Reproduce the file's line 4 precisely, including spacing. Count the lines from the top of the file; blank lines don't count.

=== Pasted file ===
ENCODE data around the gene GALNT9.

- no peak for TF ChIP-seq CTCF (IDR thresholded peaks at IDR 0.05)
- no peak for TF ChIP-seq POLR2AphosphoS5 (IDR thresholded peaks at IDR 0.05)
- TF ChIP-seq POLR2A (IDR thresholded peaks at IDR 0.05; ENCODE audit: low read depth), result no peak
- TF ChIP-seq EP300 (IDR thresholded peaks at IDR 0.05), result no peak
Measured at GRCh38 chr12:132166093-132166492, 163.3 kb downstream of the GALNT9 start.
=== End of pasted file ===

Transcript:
- TF ChIP-seq POLR2A (IDR thresholded peaks at IDR 0.05; ENCODE audit: low read depth), result no peak